illegible and illegible of supereme Cour Of the nature and position of the Supreme Court itself thus much alone need for our present purpose be noted. The Court derives its existence from the Constitution, and stands therefore on an equality with the President and with Congress; the members thereof (in common with every judge of the Federal Judiciary) hold their places during good behaviour, at salaries which cannot be diminished during a judge's tenure of office. The Supreme Court stands at the head of the whole federal judicial department, which, extending by its subordinate Courts throughout the Union, can execute its judgments through its own officers without requiring the aid of state officials. The Supreme Court, though it has a certain amount of original jurisdiction, derives its importance from its appellate character; it is on every matter which concerns the interpretation of the Constitution a supreme and final Court of Appeal from the decision of every Court (whether a Federal Court or a State Court) throughout the Union. It is in fact the final interpreter of the Constitution, and therefore has authority to pronounce finally as a Court of Appeal whether a law passed either by Congress or by the legislature of a State, e.g. New York, is or is not constitutional. To understand the position of the Supreme Court we must bear in mind that there exist throughout the Union two classes of Courts in which proceedings can be commenced, namely, the subordinate federal Courts deriving their authority from the Constitution, and the state Courts, e.g. of New York or Massachusetts, created by and existing under the state constitutions; and that the jurisdiction of the federal judiciary and the state judiciary is in many cases concurrent, for though the jurisdiction of the federal Courts is mainly confined to cases arising under the Constitution and laws of the United States, it is also frequently dependent upon the character of the parties, and though there are cases with which no state Court can deal, such a Court may often entertain cases which might be brought in a federal Court, and constantly has to consider the effect of the Constitution on the validity either of a law passed by Congress or of state legislation. That the Supreme Court should be a Court of Appeal from the decision of the subordinate federal tribunals is a matter which excites no surprise. The point to be noted is that it is also a Court of Appeal from decisions of the Supreme Court of any State, e.g. New York, which turn upon or interpret the articles of the Constitution or Acts of Congress. The particular cases in which a party aggrieved by the decision of a state Court has a right of appeal to the Supreme Court of the United States are regulated by an Act of Congress of 24th September 1789, the twenty-fifth section of which provides that
a final judgment or decree, in any suit in the highest court of law or equity of a State, may be brought up on error in point of law, to the Supreme Court of the United States, provided the validity of a treaty, or statute of, or authority exercised under the United States, was drawn in question in the state court, and the decision was against the validity; or provided the validity of any state authority was drawn in question, on the ground of its being repugnant to the Constitution, treaties, or laws of the United States, and the decision was in favour of its validity; or provided the construction of any clause of the Constitution or of a treaty, or statute of, or commission held under the United States, was drawn in question, and the decision was against the title, right, privilege, or exemption, specially claimed under the authority of the Union.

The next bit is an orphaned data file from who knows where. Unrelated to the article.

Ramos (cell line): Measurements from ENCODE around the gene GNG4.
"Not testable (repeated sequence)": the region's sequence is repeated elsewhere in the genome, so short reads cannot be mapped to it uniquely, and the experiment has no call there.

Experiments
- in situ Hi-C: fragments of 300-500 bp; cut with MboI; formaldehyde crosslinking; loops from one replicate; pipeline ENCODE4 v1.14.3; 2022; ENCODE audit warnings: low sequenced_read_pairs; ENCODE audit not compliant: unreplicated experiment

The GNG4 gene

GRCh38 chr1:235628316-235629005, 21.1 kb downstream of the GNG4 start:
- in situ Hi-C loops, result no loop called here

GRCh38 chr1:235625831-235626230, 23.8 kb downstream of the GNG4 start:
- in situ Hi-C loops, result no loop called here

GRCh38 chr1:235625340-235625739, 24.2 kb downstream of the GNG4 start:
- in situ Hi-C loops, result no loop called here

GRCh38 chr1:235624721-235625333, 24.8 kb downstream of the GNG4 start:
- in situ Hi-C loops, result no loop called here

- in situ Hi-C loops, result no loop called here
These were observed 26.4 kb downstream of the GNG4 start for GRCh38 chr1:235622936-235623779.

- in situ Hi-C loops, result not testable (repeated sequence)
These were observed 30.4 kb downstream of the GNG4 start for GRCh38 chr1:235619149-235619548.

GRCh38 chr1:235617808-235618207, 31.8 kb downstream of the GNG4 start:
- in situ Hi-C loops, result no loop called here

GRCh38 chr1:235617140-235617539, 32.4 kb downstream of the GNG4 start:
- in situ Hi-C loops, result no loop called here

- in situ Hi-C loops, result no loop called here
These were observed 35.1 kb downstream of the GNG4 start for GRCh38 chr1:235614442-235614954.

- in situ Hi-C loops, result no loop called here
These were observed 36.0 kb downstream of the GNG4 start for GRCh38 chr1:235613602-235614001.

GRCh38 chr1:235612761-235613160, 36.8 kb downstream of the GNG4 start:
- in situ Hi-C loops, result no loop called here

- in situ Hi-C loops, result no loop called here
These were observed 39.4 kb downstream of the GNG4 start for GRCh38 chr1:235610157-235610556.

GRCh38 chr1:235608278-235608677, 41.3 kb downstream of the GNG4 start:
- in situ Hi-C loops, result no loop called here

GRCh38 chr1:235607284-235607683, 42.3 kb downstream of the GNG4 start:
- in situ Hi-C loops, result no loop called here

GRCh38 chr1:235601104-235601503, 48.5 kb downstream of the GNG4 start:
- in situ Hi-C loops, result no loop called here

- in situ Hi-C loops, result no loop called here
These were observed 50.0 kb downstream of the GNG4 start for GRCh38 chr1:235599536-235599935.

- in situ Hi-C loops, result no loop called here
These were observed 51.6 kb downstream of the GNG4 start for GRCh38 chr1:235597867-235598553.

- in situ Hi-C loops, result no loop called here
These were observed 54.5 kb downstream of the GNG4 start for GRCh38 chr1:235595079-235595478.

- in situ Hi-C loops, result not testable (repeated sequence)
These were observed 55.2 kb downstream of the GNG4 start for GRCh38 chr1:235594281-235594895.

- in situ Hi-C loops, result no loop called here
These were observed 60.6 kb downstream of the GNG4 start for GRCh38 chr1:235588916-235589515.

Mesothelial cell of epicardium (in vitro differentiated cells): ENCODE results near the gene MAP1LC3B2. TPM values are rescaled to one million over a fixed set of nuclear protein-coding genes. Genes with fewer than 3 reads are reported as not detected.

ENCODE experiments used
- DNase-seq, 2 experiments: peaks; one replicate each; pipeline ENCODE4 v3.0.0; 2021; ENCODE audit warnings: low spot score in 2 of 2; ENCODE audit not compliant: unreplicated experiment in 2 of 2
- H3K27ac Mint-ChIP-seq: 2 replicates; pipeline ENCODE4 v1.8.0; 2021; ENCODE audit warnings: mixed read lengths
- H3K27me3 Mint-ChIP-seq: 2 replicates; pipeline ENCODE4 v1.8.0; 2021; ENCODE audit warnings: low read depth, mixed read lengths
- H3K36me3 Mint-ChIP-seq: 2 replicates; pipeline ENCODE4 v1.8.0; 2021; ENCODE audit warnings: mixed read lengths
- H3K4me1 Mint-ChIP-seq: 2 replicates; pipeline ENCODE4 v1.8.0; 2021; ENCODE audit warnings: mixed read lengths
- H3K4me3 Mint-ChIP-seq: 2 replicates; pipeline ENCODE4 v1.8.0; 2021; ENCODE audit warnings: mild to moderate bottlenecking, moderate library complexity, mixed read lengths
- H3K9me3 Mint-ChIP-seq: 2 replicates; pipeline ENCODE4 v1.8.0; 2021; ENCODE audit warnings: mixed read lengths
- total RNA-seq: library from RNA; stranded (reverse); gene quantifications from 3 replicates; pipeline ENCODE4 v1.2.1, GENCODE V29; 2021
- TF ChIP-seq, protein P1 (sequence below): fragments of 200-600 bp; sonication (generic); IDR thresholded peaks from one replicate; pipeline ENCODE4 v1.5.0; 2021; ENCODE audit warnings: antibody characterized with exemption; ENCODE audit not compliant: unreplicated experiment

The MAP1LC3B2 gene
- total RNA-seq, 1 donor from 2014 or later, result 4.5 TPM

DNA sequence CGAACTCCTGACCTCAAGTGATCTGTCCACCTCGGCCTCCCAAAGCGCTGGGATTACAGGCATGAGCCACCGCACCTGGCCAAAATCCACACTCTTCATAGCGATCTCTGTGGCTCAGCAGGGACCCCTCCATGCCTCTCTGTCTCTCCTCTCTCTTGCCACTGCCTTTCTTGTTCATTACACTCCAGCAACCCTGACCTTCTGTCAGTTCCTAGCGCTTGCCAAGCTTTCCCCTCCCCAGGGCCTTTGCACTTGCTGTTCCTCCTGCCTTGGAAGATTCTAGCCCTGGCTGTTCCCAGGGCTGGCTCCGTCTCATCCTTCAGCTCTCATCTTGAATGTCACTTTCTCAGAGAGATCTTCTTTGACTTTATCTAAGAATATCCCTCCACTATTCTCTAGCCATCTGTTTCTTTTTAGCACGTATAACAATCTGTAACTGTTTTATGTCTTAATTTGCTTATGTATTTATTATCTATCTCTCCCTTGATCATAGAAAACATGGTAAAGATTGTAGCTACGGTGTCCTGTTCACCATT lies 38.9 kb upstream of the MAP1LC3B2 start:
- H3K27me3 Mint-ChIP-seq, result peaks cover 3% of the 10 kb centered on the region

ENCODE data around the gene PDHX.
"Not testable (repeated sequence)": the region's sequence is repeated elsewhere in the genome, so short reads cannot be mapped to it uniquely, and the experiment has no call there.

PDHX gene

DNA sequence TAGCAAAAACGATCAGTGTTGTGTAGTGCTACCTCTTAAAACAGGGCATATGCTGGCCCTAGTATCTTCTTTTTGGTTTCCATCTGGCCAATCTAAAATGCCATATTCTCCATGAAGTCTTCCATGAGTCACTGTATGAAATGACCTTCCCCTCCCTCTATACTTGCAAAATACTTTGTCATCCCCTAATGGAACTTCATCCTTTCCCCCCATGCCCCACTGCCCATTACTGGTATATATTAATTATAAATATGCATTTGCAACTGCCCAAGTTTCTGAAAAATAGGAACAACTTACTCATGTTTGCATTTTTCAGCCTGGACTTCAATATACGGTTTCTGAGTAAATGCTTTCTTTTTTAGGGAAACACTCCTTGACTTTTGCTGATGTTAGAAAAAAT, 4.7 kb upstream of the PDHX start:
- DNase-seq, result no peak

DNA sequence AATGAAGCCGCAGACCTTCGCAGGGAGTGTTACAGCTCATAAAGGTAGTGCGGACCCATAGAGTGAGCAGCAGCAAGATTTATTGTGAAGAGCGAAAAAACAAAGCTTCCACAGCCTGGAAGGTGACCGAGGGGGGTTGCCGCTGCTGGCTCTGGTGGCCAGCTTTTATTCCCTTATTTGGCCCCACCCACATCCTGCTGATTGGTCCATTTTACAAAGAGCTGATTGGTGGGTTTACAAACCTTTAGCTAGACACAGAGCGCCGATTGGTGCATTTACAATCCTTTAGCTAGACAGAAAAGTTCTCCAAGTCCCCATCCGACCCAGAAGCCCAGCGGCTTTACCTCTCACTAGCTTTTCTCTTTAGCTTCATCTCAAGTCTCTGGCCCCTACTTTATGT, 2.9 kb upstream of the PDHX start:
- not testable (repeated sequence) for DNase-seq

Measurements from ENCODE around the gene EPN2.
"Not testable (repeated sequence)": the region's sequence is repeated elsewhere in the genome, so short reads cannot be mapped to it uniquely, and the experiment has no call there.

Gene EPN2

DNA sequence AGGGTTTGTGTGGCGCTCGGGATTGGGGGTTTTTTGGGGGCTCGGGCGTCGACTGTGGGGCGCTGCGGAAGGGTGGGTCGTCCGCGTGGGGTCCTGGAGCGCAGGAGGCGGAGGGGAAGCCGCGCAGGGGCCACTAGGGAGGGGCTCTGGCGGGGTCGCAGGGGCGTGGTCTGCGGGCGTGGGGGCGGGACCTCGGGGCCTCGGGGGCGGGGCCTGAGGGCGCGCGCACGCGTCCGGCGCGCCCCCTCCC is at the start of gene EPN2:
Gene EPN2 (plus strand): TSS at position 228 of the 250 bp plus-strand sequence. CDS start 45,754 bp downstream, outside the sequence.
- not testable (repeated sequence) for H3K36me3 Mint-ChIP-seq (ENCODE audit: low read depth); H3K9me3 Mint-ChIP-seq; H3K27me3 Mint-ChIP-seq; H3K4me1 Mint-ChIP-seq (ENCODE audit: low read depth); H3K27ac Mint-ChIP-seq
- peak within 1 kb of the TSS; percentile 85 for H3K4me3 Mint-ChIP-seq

Strip this enactment of its technicalities and it comes to this. A party to a case in the highest Court, say of New York, who bases his claim or defence upon an article in the Constitution or law made under it, stands in this position: If judgment be in his favour there is no further appeal; if judgment goes against him, he has a right of appeal to the Supreme Court of the United States. Any lawyer can see at a glance how well devised is the arrangement to encourage state Courts in the performance of their duty as guardians of the Constitution, and further that the Supreme Court thereby becomes the ultimate arbiter of all matters affecting the Constitution.
Let no one for a moment fancy that the right of every Court, and ultimately of the Supreme Court, to pronounce on the constitutionality of legislation and on the rights possessed by different authorities under the Constitution is one rarely exercised, for it is in fact a right which is constantly exerted without exciting any more surprise on the part of the citizens of the Union than does in England a judgment of the King's Bench Division treating as invalid the bye-law of a railway company. The American tribunals have dealt with matters of supreme consequence; they have determined that Congress has the right to give priority to debts due to the United States, can lawfully incorporate a bank, has a general power to levy or collect taxes without any restraint, but subject to definite principles of uniformity prescribed by the Constitution; the tribunals have settled what is the power of Congress over the militia, who is the person who has a right to command it, and that the power exercised by Congress during the War of Secession of issuing paper money was valid. The Courts again have controlled the power of the separate States fully as vigorously as they have defined the authority of the United States. The judiciary have pronounced unconstitutional every ex post facto law, every law taxing even in the slightest degree articles exported from any State, and have again deprived of effect state laws impairing the obligation of contracts. To the judiciary in short are due the maintenance of justice, the existence of internal free trade, and the general respect for the rights of property; whilst a recent decision shows that the Courts are prepared to uphold as consistent with the Constitution any laws which prohibit modes of using private property, which seem to the judges inconsistent with public interest. The power moreover of the Courts which maintains the articles of the Constitution as the law of the land, and thereby keeps each authority within its proper sphere, is exerted with an ease and regularity which has astounded and perplexed continental critics. The explanation is that while the judges of the United States control the action of the Constitution, they nevertheless perform purely judicial functions, since they never decide anything but the cases before them. It is natural to say that the Supreme Court pronounces Acts of Congress invalid, but in fact this is not so. The Court never directly pronounces any opinion whatever upon an Act of Congress. What the Court does do is simply to determine that in a given case A is or is not entitled to recover judgment against X; but in determining that case the Court may decide that an Act of Congress is not to be taken into account, since it is an Act beyond the constitutional powers of Congress.